Though most of Hirou’s mind was whited-out by terror, there was a remnant that seemed to see and follow the pattern, like reciting memorized lines in a play; and that remnant knew that Hirou’s part was to draw the Sword of Good.
The ancient metal whispered out of its scabbard. As Hirou drew the Sword it began wailing, a small thin shriek that Hirou knew only he could hear. The scream seemed to come from an infinitely narrow line running straight down the center of the Sword. The sound had a quality that forced away attention, as though your eye were looking too close to the sun. As though, if you listened too hard, you would – you would lose –
Dolf strode around the fallen orcs and their assorted body parts. Hirou followed, breathing evenly; the Sword informed his hand to grip it high and across his chest.
“Who are we fighting?” Hirou was surprised at how neutral his voice sounded.
A note of condemnation entered Dolf’s voice. “A false wizard, this. Not born to the Art, nor trained in the Halls. Its gift comes to it by a higher master, by necromancy and potions… But fear not, my Prince. I shall prevent its will from reaching Selena and smother its other magics; and your Sword will sweep aside its defenses like fallen leaves.”
Through the door they swept, and mounted the stairs of the tower. Dolf was breathing heavier, now, his face belying the effort of warding off some pressing will. Hirou felt nothing, except perhaps a note of crispness in the air, as the Sword in his hand enforced an edict against certain specific types of delusion.
Then they were standing at the highest level of the tower, the end of the stairs, before one small wooden door.
“I’ll enter first,” Dolf signed, “and you follow as fast as you can, and strike as quickly as may be done. Be careful not to strike me, my Prince. The Sword of Good may strengthen your hand, but not guide your steps – it will strike me as easily as the foe, if you happen to turn it in my direction.”
Hirou nodded. The air of neutrality was wearing away, and the acrid tang of adrenaline was entering his mouth.
“Three,” signed the wizard, “two, one -“
Dolf’s oaken staff crashed against the door, blasting it off the hinges in a flare of light and Dolf was racing into the room and Hirou was following him and the figure in stained brown robes was spinning its staff forward and a wall of flames swept out –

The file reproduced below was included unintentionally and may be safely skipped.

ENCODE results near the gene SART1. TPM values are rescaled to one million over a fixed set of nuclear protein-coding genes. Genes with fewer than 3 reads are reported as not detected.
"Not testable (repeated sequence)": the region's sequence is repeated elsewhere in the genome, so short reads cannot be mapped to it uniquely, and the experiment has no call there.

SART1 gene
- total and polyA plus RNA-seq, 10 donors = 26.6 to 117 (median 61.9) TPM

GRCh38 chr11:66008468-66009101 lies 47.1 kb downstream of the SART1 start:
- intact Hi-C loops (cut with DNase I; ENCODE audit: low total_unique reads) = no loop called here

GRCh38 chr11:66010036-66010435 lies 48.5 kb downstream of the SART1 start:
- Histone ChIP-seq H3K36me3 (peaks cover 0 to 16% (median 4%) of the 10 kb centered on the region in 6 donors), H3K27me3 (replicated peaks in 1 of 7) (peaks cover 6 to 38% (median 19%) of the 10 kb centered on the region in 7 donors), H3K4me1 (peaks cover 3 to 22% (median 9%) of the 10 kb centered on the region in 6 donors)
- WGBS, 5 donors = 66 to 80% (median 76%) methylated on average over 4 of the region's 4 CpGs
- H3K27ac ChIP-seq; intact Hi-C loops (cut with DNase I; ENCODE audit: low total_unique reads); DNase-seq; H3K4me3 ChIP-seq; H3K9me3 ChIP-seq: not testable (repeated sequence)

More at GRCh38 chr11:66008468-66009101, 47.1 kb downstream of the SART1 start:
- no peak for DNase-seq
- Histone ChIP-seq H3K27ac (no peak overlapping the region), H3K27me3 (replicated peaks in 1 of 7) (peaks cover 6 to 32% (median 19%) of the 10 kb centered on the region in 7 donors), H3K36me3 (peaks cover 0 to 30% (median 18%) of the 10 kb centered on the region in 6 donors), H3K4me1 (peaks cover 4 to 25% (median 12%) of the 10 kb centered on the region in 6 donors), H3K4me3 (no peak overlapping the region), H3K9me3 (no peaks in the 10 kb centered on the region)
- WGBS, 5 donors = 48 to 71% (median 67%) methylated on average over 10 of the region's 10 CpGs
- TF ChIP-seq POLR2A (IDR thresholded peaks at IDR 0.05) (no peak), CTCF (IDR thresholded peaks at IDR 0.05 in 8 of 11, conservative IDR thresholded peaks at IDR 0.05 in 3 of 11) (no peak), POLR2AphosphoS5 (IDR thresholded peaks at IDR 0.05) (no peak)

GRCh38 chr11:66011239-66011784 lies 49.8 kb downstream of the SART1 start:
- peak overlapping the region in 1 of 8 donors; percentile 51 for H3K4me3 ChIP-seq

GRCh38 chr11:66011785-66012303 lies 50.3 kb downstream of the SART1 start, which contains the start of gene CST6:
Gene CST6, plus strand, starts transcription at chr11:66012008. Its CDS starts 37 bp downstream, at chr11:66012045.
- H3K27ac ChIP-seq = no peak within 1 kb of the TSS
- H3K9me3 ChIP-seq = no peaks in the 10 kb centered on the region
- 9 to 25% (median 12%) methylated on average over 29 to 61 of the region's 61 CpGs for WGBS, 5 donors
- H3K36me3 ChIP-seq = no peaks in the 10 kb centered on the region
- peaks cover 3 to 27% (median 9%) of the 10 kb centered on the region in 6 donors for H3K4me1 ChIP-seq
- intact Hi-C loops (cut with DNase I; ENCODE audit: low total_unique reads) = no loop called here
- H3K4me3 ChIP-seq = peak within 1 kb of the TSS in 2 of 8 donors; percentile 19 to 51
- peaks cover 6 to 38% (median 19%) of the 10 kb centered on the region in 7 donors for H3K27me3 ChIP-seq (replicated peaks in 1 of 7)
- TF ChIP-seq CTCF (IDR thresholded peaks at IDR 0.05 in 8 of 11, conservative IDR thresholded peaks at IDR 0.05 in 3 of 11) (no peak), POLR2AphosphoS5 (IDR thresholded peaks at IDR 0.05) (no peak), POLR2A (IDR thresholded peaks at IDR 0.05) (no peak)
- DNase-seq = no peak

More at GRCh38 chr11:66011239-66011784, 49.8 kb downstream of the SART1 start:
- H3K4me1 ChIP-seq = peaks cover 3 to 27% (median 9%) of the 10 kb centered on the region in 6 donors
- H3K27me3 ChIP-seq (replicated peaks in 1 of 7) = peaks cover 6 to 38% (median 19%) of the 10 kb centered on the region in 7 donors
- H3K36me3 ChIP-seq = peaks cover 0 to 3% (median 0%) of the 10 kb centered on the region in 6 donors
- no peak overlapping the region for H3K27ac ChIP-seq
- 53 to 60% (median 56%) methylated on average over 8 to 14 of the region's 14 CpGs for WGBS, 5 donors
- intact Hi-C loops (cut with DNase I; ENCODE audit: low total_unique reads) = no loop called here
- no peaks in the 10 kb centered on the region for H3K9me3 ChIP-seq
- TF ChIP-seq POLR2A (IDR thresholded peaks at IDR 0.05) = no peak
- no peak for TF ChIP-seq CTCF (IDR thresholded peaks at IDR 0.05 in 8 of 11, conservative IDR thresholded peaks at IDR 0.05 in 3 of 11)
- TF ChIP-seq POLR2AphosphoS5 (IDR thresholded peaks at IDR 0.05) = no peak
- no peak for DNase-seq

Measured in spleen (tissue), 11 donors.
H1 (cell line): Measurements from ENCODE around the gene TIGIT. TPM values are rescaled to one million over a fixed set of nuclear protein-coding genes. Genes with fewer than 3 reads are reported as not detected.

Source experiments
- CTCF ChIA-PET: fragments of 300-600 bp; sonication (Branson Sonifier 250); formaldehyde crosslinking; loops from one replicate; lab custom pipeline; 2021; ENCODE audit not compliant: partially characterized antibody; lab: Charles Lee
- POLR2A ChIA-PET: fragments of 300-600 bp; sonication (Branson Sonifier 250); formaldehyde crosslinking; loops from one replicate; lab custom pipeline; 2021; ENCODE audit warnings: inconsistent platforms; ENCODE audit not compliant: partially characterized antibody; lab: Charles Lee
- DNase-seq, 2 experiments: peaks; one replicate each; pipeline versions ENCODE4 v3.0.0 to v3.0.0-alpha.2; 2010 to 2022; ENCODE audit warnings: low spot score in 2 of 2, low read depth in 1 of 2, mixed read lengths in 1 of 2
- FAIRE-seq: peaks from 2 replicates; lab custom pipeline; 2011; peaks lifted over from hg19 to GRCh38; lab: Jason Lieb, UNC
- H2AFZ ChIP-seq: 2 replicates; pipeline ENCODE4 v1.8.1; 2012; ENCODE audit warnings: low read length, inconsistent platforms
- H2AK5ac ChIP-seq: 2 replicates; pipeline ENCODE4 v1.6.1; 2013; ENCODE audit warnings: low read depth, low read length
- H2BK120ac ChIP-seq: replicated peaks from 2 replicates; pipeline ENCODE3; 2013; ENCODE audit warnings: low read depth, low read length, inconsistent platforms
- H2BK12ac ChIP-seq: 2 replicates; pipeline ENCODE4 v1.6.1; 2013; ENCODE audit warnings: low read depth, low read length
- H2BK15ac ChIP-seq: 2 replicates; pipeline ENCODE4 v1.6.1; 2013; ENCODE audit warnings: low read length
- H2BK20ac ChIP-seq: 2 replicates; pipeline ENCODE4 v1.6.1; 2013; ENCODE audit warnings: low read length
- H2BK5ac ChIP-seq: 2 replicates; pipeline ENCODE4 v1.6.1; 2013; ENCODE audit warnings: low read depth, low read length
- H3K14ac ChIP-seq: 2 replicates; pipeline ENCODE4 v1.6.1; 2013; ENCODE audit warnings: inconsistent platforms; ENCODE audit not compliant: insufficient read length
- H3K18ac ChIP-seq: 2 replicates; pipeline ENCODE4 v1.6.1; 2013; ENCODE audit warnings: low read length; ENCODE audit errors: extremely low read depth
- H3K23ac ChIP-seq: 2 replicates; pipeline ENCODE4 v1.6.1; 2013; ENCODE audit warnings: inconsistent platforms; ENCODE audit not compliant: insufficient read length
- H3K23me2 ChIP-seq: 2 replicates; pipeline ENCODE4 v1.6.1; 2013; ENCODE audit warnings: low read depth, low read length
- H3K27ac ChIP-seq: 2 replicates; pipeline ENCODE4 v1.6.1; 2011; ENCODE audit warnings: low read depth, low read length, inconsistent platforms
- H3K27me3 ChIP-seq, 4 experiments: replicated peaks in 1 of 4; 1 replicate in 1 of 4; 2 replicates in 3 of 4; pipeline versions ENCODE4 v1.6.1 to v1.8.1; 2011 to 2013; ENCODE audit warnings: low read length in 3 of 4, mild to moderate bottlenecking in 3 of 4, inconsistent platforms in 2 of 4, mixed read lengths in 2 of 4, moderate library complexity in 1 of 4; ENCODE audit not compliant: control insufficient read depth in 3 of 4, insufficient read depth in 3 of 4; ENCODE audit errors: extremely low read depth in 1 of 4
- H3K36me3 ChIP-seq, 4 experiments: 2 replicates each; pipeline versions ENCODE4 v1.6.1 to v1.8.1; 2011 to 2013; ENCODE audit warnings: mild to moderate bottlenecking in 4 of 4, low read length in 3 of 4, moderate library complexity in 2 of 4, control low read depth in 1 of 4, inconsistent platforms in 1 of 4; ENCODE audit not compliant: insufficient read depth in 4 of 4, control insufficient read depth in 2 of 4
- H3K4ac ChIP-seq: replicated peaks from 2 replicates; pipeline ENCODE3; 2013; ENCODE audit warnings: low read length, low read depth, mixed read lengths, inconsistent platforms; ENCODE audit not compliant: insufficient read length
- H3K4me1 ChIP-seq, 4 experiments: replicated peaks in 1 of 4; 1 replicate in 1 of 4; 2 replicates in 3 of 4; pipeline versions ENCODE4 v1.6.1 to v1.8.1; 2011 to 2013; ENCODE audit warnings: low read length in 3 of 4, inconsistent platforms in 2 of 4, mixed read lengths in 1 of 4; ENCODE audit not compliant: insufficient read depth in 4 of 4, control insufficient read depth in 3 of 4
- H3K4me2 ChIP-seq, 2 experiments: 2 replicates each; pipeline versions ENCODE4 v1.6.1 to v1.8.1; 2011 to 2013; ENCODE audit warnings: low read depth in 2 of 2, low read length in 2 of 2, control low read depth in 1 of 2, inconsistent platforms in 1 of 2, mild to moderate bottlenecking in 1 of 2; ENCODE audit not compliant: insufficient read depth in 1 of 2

Hirou flinched and gave a small shriek, but the flames washed over him ineffectively before his feet could even stumble. Averted by the Sword. Dolf also was untouched – the defenses of a wizard were nearly impossible to break, Dolf had said; some wizards spent hours every day building them higher. There was only one known weapon that could kill a wizard in a single blow, and that was –
Am I really going to do this?
But the Sword was already swinging forward in Hirou’s hand.
And the blade bounced off the air around the stained brown robes, with a sudden shower of orange sparks.
Crap, Hirou had time to think.
And then the false wizard’s staff was sweeping toward him (metal it was, not wood).
But the Sword in his hand moved to parry it, and there was another shower of sparks.
“Keep attacking!” Dolf shouted. “You chipped his sorcery! Keep fighting!“
Hirou gasped for breath and began to chop away with the Sword as though cutting wood, sending bits and pieces of broken magic everywhere. There was little force in the blows except when the Sword moved to parry the staff; the rest was speed and repetition.
Then the scarred face beneath the hood gave a sudden shriek, as the Sword lightly scored over the dark flesh.
Is the shield down – ?
Before Hirou could even complete the thought, his arm lashed out with sudden force, and the Sword sank through the robes, near where a human would keep their heart.
There were no last words, not even a brief sigh. The false wizard’s eyes widened, and then the robes just – fell over.
Hirou fell to his knees.
“I’m all right,” Hirou choked out. Nausea competed with adrenaline for control of his existence, and lack of oxygen, and sharp and dull pains from his overexercised hand and arm.
Dolf’s staff brushed him, and the pain and nausea faded.
That only made it worse. It removed the distractions.
The wizard was still looking at him, eyes flicking between Hirou and the sword. “Wielding the Sword of Good did not – hurt you – did it, your highness?”
There was alarm in Dolf’s voice, as well there might have been. The Sword of Good, according to Dolf, would kill the unworthy with the lightest touch, as of a single finger on the blade. It killed nine out of ten would-be wielders, and in ordinary times the Imperial Family was not allowed to even try. It had been prophesied that Hirou would wield the Sword, and yet…